What type of saxaphone for a beginner

by Matthew
(Carmel IN)

My son (who is about to start sixth grade) is getting ready to play the Alto Sax in the band. Any recommendations on the type. There is a store the school recommends which rents and or sales them. In the economy model that is recommended they have (yamaha, accent and another brand I cannot remember). However these are about twice as expensive as another store which had a Baptiste or something like that. At this level does it matter and why the big price difference?

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Jun 09, 2010
Saxophone engineering
by: Malcolm Lappin

The three qualities to look for when buying a saxophone for a beginner are: how easy it is to play in tune; how easy it is to blow; how easy it is to get a nice and pleasing tone; and how robust and reliable it is.

The experienced saxophonist, choosing a new saxophone, will find a supplier who has the facilities to allow a trial blow of a range of saxophones before choosing. Such a player may well be interested in vintage saxophones.
These beautiful saxophones are not easy for a beginner to play, and are best avoided for the first few years of playing.

The classic advice to a beginner is: find a teacher; ask the teacher to help you find a saxophone; then start weekly individual lessons with the teacher.

If you have to choose without the help of a teacher, then the standard advice becomes: buy a Yamaha or Yanigasawa. They have good intonation (it is easy to stay in tune when playing them), are easy to blow, and are robust and reliable.

A saxophone is a piece of precision engineering. If it is not right, it will not have consistent intonation, so the beginner will find some notes are out of tune. The quality of the engineering, in terms of the build-quality, will also decide the robustness and reliability of the instrument. Some cheap imported saxophones are very good, but many are very lightweight, and need careful handling: even grasping the instrument carelessly can bend rods or keys and nessitate a specialist repair.

Yamaha and Yanigasawa are noted for the quality of their engineering: that is what you pay for.

My advice to a beginner would be: buy a Yamaha or Yanigasawa; don't buy a cheaper instrument unless you know other people (plural)who have been pleased with one; get individual lessons; practice every single day. When you stay with friends apologise but insist that you have to blow for 15 minutes.(But take a kitchen-timer so that you stick to your word!)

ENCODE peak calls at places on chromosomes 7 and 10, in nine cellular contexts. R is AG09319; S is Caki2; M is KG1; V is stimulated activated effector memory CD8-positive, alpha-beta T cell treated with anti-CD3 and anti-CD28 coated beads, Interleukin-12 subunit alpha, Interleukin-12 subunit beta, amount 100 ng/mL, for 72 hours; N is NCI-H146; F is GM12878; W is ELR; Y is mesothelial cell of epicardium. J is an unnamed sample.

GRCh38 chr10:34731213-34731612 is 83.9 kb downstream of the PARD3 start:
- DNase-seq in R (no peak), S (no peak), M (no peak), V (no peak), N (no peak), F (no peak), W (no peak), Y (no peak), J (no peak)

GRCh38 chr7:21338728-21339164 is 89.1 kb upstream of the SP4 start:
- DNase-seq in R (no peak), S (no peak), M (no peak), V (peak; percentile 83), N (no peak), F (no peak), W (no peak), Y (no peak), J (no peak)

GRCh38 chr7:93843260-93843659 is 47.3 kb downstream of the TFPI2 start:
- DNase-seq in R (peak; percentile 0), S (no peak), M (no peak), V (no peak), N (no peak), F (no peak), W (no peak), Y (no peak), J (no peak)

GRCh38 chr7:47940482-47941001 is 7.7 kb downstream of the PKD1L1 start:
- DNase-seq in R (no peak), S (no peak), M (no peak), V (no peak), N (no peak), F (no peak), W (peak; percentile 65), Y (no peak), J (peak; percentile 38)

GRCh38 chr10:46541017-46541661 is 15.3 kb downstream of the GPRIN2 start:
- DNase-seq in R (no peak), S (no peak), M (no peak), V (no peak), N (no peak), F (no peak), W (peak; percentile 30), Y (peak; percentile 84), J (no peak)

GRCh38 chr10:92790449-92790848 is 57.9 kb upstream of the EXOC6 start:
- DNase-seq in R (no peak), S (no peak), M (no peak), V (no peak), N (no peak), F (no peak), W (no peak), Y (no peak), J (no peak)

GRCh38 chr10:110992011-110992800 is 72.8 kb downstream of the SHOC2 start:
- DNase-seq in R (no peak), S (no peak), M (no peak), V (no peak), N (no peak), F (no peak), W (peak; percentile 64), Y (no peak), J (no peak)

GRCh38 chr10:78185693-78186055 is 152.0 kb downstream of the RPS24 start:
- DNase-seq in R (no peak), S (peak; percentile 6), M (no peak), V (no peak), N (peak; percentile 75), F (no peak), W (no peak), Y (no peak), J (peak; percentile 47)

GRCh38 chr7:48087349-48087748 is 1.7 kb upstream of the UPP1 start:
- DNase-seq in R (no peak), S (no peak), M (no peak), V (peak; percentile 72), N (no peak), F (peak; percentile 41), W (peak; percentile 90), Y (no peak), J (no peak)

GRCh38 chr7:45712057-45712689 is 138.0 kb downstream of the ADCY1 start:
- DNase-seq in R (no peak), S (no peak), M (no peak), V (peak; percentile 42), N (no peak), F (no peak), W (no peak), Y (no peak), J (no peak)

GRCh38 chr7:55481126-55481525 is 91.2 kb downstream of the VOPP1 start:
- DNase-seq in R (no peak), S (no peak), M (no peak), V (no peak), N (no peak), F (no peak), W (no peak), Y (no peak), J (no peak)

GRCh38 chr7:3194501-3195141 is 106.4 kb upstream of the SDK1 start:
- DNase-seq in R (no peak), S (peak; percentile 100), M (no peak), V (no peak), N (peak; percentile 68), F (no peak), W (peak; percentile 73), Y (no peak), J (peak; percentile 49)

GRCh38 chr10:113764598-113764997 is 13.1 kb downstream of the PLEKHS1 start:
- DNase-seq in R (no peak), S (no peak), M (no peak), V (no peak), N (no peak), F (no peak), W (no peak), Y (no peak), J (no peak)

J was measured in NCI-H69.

Practice: long notes; scales; some sight-reading (hymns or children's somngs at first); and the piece you are learning for your teacher. Get a metronome and use it (on your scales, for example). Use the kitchen-timer to make sure you cover all of these in you rpractice session. Remember: build up the practice time slowly; relaxed fingers; breathing deep into the abdomen; no biting. It would be a good idea to buy Paul Harvey's book,"The Saxophone", read it carefully and often. My final instruction is: look in the mirror every morning and say three times: "I am learning the saxophone. My ambition is to be a saxophonist. Nothing will stop me."

Good luck, Malcolm

Oct 07, 2010
Buy a Yanagisawa
by: Anonymous

Don't buy anything from China unless it's a 769 Jupiter. These aren't bad and are the cheapest saxophone that play reliably and in tune.
If you can stretch a bit further buy a Yanagisawa A901. It will pay off, trust me. It'll give your son the best chance at sticking with the saxophone.
Yamaha are only just okay but are getting worse, so the older the better.
French Selmer are the king but are only marginally better than the Yani and are three times the price.
Good luck.

Dec 25, 2010
Student Saxophones
by: Mike

Any student model saxophone needs to be so good even a child can play it. Contemporary economy Saxes come in two classes: decorative or functional. You will notice a big price difference between the two. Decorative Saxes can be hung on the wall or used to discourage young players. Only a trusted store or saxophonist can tell the difference. Even a high quality sax can be damaged to the point where it will not play properly.
I feel for the dilemma you are in. When I started there was only the equivalent of Ford, Chevy and Citroën. Now there is everything from Kia to Mercedes and many companies have many models made in different countries. And some models aren’t even cars; they’re donkeys.

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